This article was written by Tom Hawthorn
Baltimore left-hander Mike Cuellar pitched a shaky first inning in Game Five of the 1970 World Series. The Cincinnati Reds touched him for three runs on four hits — a single and three doubles. The Orioles bullpen was active as the inning ended. Cuellar came into the dugout, grabbed a towel, wiped his face. His catcher, Andy Etchebarren, took that simple act as a promising sign. “By that time,” he said, “he was warmed up.”1
Despite winning 24 games in the regular season, the Cuban-born pitcher had lasted only 4⅓ innings in the opening game of the American League Championship Series. He was knocked off the mound after just 2⅓ innings of the second game of the World Series. Another short outing seemed in the works.
The battery huddled in the runway behind the home dugout at Memorial Stadium, where they were joined by pitching coach George Bamberger. Two of the hits, by Johnny Bench and Hal McRae, had come off screwballs high in the strike zone. A decision was made — no more scroogies, a lot more curves.
Cuellar retired the next 10 Reds, issued a walk, then stymied six more batters in a row. He gave up a pair of singles in the seventh, but got out of the inning to complete the game, sewing up the World Series in dominating fashion.
Bamberger, a quiet man with some unorthodox ideas about handling hurlers, flourished as pitching coach of the Orioles from 1968 to 1977. A 20-win season is a standard of excellence for a starting pitcher. Bamberger had 18 pitchers reach that mark, four of them — Cuellar, Jim Palmer, Pat Dobson, and Dave McNally — doing so in 1971, the third consecutive year in which the O’s won the pennant.
“He’s one of the game’s greatest teachers,” longtime Orioles manager Earl Weaver once said. “ ‘Throw strikes,’ he would say. There is nothing complicated about baseball. Maybe that’s what makes George so good — there’s nothing complicated about George.”2 Shortly before Bamberger’s death in 2004, Weaver said, “If there was a Hall of Fame for pitching coaches, he should be there without a doubt.”3 Frank Cashen, the Orioles President during Bamberger’s years in Baltimore, said, simply, “He was the best pitching coach I ever saw.”4
Where Weaver was flamboyant and volatile, Bamberger was calm, unflappable, a pitcher’s friend. He was also nearly deaf in his right ear, so he made a point of sitting on Weaver’s left in the dugout.
Bamberger’s own major-league career was brief and undistinguished. In 18 seasons in the minors, he transformed himself from a wild thrower into a control pitcher who set a mark for consecutive innings pitched without issuing a walk. After his time coaching for the Orioles, he had two stints managing the Milwaukee Brewers, who were known as Bambi’s Bombers, with an unsuccessful spell as skipper of the New York Mets sandwiched in between the Milwaukee stints.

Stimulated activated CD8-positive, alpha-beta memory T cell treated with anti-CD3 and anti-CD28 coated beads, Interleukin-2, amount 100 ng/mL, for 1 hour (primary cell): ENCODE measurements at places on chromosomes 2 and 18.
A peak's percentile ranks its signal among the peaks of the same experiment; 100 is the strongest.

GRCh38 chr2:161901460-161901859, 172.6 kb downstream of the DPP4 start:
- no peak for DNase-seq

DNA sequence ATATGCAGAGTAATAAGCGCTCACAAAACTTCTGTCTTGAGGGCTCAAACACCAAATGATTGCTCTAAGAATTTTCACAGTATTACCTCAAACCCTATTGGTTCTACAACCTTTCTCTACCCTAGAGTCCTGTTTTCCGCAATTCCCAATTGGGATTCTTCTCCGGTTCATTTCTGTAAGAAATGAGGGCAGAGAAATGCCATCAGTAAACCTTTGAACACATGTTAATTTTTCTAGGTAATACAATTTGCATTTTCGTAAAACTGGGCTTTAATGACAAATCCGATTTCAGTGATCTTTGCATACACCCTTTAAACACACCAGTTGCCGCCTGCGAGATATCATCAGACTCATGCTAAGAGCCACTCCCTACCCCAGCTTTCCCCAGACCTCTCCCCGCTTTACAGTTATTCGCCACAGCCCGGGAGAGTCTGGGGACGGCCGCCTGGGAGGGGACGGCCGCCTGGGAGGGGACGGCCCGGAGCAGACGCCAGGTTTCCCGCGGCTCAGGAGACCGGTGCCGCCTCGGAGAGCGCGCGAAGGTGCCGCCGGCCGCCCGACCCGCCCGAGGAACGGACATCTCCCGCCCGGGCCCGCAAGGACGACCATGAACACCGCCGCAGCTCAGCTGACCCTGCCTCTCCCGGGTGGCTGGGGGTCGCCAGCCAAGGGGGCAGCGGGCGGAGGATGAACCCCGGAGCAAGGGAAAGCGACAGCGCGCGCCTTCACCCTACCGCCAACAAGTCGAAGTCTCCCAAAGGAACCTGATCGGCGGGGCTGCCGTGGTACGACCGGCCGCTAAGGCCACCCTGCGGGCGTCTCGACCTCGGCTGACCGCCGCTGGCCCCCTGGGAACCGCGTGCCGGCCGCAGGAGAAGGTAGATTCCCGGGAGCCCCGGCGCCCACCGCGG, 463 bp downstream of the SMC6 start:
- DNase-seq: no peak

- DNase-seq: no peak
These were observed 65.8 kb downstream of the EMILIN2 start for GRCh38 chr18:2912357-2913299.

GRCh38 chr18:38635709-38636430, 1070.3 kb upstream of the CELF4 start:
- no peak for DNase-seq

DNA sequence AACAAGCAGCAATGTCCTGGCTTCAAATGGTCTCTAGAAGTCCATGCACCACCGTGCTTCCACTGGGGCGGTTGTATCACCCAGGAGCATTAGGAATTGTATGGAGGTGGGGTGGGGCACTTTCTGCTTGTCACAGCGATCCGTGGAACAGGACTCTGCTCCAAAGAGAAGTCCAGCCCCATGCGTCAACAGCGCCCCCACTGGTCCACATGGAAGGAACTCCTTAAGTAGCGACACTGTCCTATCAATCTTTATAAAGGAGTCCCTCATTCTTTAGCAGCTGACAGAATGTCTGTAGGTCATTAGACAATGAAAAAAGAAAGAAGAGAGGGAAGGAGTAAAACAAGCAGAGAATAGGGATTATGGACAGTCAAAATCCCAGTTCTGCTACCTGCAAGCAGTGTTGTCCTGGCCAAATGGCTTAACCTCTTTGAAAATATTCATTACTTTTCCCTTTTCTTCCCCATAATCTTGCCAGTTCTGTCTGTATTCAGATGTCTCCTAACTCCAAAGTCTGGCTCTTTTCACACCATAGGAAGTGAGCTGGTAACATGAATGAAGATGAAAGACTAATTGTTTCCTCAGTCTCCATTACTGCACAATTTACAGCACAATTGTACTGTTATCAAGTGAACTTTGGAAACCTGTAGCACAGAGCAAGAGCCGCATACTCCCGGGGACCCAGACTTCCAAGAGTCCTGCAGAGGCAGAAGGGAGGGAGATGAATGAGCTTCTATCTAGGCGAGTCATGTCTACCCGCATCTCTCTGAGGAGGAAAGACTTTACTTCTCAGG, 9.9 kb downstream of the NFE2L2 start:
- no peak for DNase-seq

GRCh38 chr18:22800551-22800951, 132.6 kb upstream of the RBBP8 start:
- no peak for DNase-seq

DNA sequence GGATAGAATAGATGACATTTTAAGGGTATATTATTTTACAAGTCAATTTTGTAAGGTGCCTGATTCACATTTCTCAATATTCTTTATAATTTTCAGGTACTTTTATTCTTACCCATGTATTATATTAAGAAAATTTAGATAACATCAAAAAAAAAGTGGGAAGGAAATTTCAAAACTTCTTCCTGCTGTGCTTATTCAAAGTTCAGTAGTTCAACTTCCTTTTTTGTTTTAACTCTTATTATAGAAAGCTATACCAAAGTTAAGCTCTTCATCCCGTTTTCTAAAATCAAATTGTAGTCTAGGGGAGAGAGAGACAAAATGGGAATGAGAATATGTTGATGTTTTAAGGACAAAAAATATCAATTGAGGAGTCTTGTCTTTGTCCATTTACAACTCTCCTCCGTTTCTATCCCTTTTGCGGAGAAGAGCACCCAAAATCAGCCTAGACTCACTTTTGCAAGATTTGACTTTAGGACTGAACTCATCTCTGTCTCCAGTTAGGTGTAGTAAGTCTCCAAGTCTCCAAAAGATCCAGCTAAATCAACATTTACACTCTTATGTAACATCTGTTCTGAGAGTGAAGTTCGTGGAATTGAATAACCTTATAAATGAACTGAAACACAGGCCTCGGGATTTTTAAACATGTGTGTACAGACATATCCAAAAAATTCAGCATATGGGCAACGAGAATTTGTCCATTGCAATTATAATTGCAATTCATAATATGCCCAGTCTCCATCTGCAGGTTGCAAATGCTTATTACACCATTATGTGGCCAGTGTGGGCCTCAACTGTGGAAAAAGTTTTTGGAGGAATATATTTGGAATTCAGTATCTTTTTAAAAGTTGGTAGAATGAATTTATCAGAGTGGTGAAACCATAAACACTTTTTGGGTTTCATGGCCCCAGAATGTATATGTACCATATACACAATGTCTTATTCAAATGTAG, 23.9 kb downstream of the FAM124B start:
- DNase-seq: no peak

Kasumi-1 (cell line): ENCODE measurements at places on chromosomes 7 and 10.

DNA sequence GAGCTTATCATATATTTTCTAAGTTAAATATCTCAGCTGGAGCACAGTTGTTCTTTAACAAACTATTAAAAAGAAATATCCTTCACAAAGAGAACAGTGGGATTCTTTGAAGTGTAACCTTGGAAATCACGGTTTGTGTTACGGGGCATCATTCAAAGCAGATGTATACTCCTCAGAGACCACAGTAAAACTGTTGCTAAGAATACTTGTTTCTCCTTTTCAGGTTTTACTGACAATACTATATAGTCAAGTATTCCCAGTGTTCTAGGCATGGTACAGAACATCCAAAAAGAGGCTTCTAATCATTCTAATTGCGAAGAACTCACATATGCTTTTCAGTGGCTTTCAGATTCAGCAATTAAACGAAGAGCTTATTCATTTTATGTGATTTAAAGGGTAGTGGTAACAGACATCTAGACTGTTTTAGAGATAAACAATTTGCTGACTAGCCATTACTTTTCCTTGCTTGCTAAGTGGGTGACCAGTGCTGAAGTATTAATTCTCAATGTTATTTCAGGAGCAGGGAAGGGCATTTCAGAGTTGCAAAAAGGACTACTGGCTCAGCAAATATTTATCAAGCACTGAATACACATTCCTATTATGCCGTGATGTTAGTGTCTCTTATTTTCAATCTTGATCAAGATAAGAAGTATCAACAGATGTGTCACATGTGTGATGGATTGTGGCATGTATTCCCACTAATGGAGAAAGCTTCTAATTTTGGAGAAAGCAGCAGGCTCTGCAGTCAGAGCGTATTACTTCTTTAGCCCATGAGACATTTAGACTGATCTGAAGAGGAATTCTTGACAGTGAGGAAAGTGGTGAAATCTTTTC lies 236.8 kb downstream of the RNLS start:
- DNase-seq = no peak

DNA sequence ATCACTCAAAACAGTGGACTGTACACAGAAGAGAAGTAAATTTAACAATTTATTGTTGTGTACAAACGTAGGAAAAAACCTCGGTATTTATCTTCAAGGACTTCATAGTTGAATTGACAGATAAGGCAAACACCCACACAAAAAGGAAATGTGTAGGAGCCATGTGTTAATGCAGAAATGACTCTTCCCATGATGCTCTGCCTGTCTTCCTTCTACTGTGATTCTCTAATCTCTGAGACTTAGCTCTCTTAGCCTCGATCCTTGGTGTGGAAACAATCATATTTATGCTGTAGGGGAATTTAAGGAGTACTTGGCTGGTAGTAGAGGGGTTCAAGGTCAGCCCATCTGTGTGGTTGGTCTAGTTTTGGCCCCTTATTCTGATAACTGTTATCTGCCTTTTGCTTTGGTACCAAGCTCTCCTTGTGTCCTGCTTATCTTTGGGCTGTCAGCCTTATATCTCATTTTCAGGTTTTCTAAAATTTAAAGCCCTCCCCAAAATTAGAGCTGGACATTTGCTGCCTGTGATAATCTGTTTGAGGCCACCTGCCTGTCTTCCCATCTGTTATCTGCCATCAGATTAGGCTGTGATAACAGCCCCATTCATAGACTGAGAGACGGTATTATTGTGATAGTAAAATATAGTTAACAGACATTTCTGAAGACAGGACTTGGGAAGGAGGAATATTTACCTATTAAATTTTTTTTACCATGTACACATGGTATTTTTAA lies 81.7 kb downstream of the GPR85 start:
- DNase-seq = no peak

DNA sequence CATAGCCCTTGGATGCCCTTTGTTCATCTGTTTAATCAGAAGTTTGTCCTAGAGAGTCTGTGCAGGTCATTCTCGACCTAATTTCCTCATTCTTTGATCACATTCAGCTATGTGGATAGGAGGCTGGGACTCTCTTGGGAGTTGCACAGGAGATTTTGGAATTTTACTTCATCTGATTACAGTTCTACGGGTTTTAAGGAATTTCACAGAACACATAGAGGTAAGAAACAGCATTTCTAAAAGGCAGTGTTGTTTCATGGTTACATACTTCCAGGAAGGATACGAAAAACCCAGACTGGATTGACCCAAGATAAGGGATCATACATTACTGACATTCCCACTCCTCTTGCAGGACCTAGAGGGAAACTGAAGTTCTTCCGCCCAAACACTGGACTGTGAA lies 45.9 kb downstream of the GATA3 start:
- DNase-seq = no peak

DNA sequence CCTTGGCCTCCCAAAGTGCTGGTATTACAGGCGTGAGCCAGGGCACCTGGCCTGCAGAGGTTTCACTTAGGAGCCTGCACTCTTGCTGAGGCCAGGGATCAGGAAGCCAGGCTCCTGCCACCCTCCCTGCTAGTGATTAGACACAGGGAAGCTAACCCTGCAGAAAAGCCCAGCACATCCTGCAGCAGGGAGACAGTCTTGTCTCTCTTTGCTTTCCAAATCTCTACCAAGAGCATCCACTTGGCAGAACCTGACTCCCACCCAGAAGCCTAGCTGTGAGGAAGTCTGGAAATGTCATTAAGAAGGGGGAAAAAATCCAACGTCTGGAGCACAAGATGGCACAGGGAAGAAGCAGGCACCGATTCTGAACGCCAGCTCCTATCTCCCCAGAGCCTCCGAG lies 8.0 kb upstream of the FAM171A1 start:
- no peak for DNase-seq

George Irvin Bamberger was born on Aug. 1, 1923, in Staten Island, New York. He attended McKee High before entering the US Army in 1943. The 5-foot-11½, 180-pound right-hander signed with the New York Giants as an amateur free agent in 1946, about the time two years were shaved from his age. The official guides always listed his birth year as 1925. He debuted in 1946 with the Class C Erie (Pennsylvania) Sailors of the Middle Atlantic League, going 13-3 with a league-leading earned-run average of 1.35. He was then promoted to the Class B Manchester (New Hampshire) Giants and, in 1948, to the Triple-A Jersey City Giants. He led the International League in wild pitches in 1949 with 11, though he also tied for the league lead in shutouts with five. Pitching for the Oakland Oaks the following season, he led the Pacific Coast League in wild pitches with 13.
During the 1950 season Bamberger married Wilma Morrison of New Jersey at First Presbyterian Church in Oakland. The best man was Oaks second baseman Bobby Hofman. The entire ballclub, including president Brick Laws and manager Charlie Dressen, joined the couple afterwards for a cocktail hour followed by a buffet dinner.
Bamberger made his major-league debut with the Giants on April 19, 1951, during the second game of a doubleheader at Boston against the Braves. In two innings, he gave up two runs on a walk and three hits, including a home run by Sam Jethroe. In his only other appearance with the Giants that season, he failed to register an out while surrendering two more runs.